I have tried Aperture, but I'm an iPhoto user primarily because I don't have the spare hard drive space at present (I'm a laptop-only user) to convert my extensive photo library to Aperture.

    So if you already use iPhoto, unless there's a compelling reason to switch, might as well stick with iPhoto. I use Photoshop for editing more complicated than straightening and basic cropping.
     
  10. Iconindustries

    Iconindustries Mu-43 Hall of Famer Charter Member

    The thing I like about Aperture coming from years use of iphoto is that the format is very similar. I tried others like LR, the panasonic 'silkypix' Nikon's suit and one other I can't remember. But as soon as I got Aperture 3 it all 'clicked' and I love it. Similar to iphoto but it has a ton more useful adjustments and is great for raw as you can assign a custom 'preset' which adjusts the image as you import them. After adding the preset I very rarely need to adjust the image further. Like for examle I have a preset I made called 'My GF1 preset' and when I connect my GF1 I just select it and it adds it to my RAW images and makes them really great. Same with my D90 I have a preset made for most general photos and another made for photos taken at night.
    Although Aperture takes a bit of Grunt to run:) If you have a G4 it might be worse than a wet weak.
     
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  11. dixeyk

    dixeyk Mu-43 Hall of Famer

    Aug 9, 2010
    Stuff

    You've gotten some great advice. I'd like to add a few things. I would suggest getting a small tripod (and I do mean small) like an Ultrapod II. It fits into a small bag, can be attached to stuff via its built-in velcro strap and the "once in a blue moon" that you need it you'll be glad you have it.

    I agree that a wrist strap is a better option of something the PEN cameras but I like the CooLanyards ones a bit more than the Gordy Straps but that's just personal preference. The Gordy straps are really nice.

    iPhoto is fine if you know it and are comfortable with it. Aperture gives you more control but the UI isn't quite as user friendly as iPhoto. Aperture and Adobe's Lightroom both offer 30 day trials so it's easy to try them out.

    I suggest that even if you stick with iPhoto, set it up so that it does NOT copy your photos into the iPhoto library but leaves them in their original location. Should you have any issues with the library getting corrupted (which can happen) you still have your originals (it located in PREFERENCES under ADVANCED). It does mean that you need to copy the files to a hard drive BEFORE importing them into iPhoto but it also gives you a bit more control.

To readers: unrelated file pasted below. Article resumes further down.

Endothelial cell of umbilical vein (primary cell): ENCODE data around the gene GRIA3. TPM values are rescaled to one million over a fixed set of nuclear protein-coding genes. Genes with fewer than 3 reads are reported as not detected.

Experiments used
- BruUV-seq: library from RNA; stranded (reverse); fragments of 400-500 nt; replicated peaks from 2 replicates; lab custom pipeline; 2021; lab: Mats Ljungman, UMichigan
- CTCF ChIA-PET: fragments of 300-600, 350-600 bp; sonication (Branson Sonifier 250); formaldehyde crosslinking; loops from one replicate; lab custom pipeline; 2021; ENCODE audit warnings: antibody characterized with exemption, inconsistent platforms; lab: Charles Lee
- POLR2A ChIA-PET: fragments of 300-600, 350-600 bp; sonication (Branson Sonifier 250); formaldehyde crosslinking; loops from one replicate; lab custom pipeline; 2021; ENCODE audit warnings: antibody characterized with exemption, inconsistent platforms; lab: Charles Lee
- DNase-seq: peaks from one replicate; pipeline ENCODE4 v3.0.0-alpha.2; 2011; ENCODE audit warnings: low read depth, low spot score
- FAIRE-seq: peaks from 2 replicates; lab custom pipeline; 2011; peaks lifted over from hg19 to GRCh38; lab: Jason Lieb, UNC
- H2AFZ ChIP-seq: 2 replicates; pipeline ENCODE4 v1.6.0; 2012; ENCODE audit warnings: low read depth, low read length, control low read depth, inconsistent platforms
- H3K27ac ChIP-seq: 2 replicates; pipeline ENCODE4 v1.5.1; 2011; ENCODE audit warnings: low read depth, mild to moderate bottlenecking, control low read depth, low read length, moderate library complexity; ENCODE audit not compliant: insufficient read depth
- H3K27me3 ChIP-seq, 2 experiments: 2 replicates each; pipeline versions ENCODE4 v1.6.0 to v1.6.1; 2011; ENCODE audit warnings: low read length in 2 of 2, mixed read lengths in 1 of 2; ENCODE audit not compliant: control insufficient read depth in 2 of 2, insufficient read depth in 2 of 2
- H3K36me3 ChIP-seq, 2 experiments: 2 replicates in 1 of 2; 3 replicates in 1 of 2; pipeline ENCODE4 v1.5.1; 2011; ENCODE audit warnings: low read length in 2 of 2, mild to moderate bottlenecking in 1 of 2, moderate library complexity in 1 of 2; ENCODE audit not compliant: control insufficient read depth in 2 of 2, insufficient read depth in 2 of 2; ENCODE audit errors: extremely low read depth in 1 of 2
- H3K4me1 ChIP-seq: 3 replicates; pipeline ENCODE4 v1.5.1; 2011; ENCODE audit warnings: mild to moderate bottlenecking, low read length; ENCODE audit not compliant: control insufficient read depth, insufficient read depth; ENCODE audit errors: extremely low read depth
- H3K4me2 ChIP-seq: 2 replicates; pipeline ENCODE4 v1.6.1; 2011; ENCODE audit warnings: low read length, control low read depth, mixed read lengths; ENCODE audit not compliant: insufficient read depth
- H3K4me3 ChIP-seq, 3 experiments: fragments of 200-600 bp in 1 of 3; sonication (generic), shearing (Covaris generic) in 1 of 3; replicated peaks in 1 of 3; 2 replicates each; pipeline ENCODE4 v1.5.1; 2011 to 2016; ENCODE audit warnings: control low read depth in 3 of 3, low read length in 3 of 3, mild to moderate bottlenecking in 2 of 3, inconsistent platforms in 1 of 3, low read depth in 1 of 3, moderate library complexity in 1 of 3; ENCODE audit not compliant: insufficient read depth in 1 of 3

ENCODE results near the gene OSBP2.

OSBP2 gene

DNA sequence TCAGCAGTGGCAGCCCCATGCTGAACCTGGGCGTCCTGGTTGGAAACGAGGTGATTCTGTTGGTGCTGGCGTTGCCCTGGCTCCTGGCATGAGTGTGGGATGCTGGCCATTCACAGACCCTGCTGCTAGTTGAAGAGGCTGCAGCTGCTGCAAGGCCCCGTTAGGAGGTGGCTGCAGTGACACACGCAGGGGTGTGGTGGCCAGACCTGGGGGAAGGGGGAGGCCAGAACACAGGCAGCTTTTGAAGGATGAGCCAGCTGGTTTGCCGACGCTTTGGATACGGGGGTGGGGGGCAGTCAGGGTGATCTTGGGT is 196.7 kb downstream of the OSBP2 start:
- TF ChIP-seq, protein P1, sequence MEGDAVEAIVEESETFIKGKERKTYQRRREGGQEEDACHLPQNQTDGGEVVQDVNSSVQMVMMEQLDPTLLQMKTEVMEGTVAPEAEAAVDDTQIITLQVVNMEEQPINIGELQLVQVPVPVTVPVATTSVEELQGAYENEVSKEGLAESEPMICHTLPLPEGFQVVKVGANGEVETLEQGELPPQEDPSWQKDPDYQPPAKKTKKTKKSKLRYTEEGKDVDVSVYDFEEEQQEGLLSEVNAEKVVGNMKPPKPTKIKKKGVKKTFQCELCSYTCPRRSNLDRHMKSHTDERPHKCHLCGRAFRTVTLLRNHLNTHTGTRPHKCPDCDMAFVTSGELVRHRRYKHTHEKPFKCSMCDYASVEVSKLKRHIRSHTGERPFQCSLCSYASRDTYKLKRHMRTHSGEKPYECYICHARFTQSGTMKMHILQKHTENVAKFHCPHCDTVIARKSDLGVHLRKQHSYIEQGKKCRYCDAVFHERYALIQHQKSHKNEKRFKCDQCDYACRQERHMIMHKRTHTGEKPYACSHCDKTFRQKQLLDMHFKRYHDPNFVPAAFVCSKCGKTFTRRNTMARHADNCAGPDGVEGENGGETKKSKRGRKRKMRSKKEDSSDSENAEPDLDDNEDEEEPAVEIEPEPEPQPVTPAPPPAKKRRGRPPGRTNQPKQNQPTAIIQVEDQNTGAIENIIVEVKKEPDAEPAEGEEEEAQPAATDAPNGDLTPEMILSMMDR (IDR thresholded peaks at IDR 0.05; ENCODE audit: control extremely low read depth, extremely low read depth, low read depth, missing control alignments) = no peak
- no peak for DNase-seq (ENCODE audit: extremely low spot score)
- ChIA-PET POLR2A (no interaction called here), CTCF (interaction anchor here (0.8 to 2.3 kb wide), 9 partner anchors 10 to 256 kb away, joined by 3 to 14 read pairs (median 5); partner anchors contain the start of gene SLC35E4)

[​IMG]
     

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  12. dulaney22

    dulaney22 Mu-43 Regular

    106
    Aug 18, 2010
    Another question. Is it better to just buy an adapter for each legacy manufacture or by the one that accepts 4/3 lens then an adapter from that? I read on another board something about the Panasonic one to 4/3 being cheaper and easier.
     
  13. kevinparis

    kevinparis Cantankerous Scotsman Subscribing Member

    Feb 12, 2010
    Gent, Belgium
    personally i bought a 4/3 to micro4/3 adaptor because I already had a 4/3 camera and had invested in legacy to 4/3 adaptors.

    i dont have the panasonic or olympus 4/3 to micro4/3 adaptors - these are more expensive becuase they are designed to support the electrical contact between native 4/3 lenses and the camera body.

    if you are never going to use native 4/3 lenses, only legacy manual focus lenses then a simpler adaptor will work fine


    K
     
  14. dulaney22

    dulaney22 Mu-43 Regular

    106
    Aug 18, 2010
    Thanks, Kevin. Of course I don't know what I will ultimately use, but I have read some on the Oly and Panasonic 25mm 4/3 and the Oly macro. I don't know enough to know if they are "must have" lenses. I just didn't want to invest in several (I've only bought one so far) m4/3 adapters when I might be better off with one for 4/3 and then an adapter for legacy.
     
  15. bethmcmillen2@mac.com

    bethmcmillen2@mac.com Mu-43 Rookie

    15
    Aug 5, 2010
    Mena, AR
     
  16. shinobi

    shinobi Mu-43 Regular

    76
    Aug 11, 2010
    My favorite RAW reader is the free Olympus Viewer 2 (works for Mac). Once downloaded and processed individually or in batch, it retains the look of the jpeg, which is important to me.

    I then process the resulting Tiff file further with other software if needed. One can also process into a jpeg directly.
     
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  17. kevinparis

    kevinparis Cantankerous Scotsman Subscribing Member

    Feb 12, 2010
    Gent, Belgium
  18. dulaney22

    dulaney22 Mu-43 Regular

    106
    Aug 18, 2010
    Got the little beauty in today and have been playing with the kit lens (all I have right now). I'm glad I've been reading up on this, because the control options appear to be extensive, to say the least. Right now I'm just having fun playing with shutter speed and aperture settings in my house. I'm amazed at how much light this picks up in the afternoon indoor light. According to the camera, with this lens I can shoot like 1/60 at current lighting conditions. I can't imagine how quick the panny lens must be at this light.
     
  19. dwig

    dwig Mu-43 Top Veteran

    613
    Jun 26, 2010
    Key West FL
    Yes! You've either forgotten to order, or forgotten to mention you already have, memory cards.

    You should have 2 SDHC cards of either 4 or 8 gig to start with. You should also have a card reader that supports SDHC (not just SD) cards.
     
  20. dulaney22

    dulaney22 Mu-43 Regular

    106
    Aug 18, 2010
    Picked up an 8G SDHC today!! I went ahead and got the fastest one from Sans, although it was dang expensive. I haven't gotten a reader yet, but I can tell that plugging in this cord every time isn't gonna fly for long.